Employers added 215,000 jobs in July and the unemployment rate held at a seven-year low of 5.3 percent, signs of further progress in the U.S. labor market that’s keeping the Federal Reserve on the path toward raising interest rates as soon as next month.
The gain in payrolls last month followed a 231,000 advance in June that was bigger than previously estimated, a Labor Department report showed Friday in Washington. While the data also showed a pickup in hours worked, average hourly earnings climbed a less-than-forecast 2.1 percent from a year earlier, indicating little momentum in wage growth.
The persistent pace of hiring this year indicates companies are sanguine about prospects for demand in the face of a tempered global growth outlook. Better job security that leads to bigger wage gains could encourage consumers to spend more freely and provide more momentum for the economy.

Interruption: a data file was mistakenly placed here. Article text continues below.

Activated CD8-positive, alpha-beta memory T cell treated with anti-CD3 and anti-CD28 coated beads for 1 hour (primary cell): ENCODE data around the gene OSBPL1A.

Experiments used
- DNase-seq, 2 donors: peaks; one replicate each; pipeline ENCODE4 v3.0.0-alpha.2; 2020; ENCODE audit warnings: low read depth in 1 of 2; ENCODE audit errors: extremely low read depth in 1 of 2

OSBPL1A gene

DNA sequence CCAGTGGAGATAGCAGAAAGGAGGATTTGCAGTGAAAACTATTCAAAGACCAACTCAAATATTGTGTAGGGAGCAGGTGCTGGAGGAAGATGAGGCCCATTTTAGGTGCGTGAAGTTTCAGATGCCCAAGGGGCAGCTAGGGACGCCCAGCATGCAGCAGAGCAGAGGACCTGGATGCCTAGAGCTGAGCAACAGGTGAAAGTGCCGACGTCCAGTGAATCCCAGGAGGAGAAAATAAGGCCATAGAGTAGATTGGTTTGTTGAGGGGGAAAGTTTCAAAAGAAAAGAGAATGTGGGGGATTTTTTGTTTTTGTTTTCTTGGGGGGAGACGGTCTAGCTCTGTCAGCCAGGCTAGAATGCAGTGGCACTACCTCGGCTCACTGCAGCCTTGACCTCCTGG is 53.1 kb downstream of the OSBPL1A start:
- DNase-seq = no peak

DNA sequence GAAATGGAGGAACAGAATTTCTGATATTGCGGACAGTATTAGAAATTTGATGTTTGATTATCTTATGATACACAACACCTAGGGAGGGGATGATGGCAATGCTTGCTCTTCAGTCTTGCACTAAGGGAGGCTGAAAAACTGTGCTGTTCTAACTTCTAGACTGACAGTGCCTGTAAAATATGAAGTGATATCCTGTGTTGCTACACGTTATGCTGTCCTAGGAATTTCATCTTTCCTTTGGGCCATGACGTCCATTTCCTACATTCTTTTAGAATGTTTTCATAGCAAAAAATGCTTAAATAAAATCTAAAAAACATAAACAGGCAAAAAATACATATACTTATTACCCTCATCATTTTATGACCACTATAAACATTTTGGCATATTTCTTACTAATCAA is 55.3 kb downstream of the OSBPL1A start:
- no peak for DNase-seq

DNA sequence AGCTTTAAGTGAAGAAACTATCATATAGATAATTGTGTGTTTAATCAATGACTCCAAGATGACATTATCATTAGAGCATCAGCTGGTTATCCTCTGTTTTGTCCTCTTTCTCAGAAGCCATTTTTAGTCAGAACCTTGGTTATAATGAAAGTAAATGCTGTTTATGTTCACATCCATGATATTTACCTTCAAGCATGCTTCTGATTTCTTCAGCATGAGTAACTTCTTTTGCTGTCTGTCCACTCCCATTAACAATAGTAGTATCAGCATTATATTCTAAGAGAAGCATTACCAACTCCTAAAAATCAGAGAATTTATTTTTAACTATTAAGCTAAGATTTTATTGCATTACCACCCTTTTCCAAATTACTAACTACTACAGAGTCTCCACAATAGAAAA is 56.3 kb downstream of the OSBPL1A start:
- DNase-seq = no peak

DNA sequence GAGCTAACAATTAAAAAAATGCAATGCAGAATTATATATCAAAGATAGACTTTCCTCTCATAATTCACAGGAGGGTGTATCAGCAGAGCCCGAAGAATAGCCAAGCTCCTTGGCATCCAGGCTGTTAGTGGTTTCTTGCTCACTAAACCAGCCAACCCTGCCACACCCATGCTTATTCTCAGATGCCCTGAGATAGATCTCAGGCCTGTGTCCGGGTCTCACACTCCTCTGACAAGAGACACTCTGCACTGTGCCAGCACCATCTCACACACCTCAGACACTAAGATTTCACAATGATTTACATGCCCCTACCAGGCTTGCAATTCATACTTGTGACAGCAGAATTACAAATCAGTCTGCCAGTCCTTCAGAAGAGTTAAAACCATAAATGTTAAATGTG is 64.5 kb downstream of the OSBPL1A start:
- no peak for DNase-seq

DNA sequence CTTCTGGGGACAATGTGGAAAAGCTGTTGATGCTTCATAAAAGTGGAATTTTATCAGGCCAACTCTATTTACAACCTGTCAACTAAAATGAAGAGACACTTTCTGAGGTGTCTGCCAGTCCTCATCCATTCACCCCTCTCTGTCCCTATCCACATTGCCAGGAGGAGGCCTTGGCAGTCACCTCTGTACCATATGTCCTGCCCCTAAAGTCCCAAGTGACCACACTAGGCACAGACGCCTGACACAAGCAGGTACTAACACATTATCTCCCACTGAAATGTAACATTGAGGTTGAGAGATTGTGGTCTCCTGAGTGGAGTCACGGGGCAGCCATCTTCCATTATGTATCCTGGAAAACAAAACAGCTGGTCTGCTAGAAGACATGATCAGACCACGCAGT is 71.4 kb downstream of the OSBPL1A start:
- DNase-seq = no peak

“The Fed is close to tightening — it doesn’t need to see a lot more improvement, just a little more,” Dana Saporta, an economist at Credit Suisse Securities USA LLC in New York, said before the report. “Data that shows continued diminishing of slack in the labor market is sufficient” for policy makers to raise interest rates this year.
Retail led the industries adding to headcounts in July, followed by health care and leisure and hospitality. Manufacturing payrolls rose by the most in six months on gains among non-durable goods producers. More jobs were also added in construction.
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